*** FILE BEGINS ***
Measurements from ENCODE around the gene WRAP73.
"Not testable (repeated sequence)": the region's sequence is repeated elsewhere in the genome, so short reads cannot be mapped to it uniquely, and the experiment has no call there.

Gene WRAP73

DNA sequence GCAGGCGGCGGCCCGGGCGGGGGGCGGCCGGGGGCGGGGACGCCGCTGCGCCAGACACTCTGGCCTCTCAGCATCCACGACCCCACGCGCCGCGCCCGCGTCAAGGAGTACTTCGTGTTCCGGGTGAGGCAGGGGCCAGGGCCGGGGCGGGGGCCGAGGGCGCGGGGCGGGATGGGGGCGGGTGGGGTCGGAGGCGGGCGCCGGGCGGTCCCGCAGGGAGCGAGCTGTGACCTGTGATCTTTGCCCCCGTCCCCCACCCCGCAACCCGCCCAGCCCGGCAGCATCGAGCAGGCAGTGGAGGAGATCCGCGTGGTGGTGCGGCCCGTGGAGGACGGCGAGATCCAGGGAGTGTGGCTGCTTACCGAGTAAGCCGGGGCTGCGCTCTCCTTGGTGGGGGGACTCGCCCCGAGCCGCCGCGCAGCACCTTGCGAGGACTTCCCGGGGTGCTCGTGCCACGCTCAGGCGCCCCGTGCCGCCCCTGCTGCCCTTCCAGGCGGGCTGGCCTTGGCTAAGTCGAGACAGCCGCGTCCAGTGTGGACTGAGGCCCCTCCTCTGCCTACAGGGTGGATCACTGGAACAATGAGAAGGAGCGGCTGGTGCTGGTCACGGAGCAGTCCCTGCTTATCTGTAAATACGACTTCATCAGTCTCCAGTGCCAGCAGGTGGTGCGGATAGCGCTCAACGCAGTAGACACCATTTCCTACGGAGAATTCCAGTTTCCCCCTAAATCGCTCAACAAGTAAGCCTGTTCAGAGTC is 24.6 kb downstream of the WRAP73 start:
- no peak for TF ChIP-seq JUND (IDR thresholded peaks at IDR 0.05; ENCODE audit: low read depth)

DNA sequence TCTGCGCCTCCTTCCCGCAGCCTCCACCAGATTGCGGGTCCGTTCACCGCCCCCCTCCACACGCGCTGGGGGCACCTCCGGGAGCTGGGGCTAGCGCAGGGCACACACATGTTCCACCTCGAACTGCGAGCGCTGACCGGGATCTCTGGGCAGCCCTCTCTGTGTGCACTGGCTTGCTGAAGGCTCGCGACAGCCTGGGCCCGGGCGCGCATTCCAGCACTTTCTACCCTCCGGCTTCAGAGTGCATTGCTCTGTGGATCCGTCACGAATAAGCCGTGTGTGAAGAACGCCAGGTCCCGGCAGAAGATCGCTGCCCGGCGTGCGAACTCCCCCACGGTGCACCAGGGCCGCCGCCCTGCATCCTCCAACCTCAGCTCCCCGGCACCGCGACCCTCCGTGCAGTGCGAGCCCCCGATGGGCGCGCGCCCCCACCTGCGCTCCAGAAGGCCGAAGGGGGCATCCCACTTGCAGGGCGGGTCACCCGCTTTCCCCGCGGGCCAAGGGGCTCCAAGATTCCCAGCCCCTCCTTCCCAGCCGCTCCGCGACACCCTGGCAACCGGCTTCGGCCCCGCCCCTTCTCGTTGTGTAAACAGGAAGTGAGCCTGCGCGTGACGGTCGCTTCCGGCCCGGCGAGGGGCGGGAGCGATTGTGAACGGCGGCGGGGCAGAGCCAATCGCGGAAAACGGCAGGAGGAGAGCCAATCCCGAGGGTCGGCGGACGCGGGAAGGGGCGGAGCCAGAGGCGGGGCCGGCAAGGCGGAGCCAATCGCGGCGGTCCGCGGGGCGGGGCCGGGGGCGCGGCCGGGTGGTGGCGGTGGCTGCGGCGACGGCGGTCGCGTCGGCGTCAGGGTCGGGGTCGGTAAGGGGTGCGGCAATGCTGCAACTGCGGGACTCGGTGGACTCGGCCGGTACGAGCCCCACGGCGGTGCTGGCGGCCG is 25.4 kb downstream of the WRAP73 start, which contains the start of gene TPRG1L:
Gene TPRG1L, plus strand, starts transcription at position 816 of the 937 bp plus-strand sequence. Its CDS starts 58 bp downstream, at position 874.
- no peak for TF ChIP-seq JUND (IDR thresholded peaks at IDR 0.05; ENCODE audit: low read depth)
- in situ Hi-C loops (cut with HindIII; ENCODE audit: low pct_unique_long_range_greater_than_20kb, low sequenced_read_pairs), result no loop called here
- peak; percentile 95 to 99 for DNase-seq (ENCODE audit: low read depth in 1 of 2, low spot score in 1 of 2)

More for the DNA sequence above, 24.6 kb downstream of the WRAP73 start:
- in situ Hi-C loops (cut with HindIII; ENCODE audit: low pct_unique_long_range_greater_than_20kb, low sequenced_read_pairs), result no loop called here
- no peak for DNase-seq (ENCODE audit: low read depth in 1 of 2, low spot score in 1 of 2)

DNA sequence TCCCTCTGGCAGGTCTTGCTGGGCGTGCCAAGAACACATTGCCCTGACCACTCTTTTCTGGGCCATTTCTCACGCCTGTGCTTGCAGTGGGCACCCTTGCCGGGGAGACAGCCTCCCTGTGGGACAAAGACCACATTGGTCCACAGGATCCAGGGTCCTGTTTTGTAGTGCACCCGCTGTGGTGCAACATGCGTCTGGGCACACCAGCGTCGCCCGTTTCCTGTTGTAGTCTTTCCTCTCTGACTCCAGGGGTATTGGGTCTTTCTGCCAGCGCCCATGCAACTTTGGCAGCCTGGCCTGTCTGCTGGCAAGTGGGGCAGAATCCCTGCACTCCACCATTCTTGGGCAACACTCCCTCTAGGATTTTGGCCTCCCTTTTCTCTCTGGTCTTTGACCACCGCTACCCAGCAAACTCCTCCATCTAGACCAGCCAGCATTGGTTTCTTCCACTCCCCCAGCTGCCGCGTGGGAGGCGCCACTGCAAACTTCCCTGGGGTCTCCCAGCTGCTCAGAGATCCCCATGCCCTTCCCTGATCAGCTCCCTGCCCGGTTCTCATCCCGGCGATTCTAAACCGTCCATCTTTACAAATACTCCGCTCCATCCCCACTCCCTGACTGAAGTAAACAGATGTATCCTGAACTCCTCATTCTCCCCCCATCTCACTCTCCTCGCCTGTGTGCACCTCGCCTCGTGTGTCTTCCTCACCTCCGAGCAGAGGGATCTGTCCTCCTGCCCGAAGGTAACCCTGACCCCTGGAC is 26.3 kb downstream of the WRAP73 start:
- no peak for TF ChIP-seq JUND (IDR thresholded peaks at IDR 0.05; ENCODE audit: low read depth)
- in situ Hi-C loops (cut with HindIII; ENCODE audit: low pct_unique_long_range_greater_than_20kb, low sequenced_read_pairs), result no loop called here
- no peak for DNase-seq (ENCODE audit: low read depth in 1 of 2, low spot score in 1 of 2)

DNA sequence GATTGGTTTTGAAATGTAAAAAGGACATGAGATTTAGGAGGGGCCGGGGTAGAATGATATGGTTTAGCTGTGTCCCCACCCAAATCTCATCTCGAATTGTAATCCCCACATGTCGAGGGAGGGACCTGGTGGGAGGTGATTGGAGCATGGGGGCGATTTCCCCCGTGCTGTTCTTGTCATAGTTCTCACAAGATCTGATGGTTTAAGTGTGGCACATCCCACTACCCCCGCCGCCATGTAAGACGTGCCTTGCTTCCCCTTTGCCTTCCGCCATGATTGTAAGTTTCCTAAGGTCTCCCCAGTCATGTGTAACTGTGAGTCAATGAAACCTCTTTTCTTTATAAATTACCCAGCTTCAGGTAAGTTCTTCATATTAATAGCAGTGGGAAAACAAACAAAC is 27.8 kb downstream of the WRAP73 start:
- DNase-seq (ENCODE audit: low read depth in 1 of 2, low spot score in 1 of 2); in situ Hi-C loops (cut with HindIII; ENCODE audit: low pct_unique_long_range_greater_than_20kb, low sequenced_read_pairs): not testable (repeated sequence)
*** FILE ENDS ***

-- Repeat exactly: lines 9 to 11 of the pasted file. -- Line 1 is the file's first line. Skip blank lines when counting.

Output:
- in situ Hi-C loops (cut with HindIII; ENCODE audit: low pct_unique_long_range_greater_than_20kb, low sequenced_read_pairs), result no loop called here
- peak; percentile 95 to 99 for DNase-seq (ENCODE audit: low read depth in 1 of 2, low spot score in 1 of 2)

More for the DNA sequence above, 24.6 kb downstream of the WRAP73 start: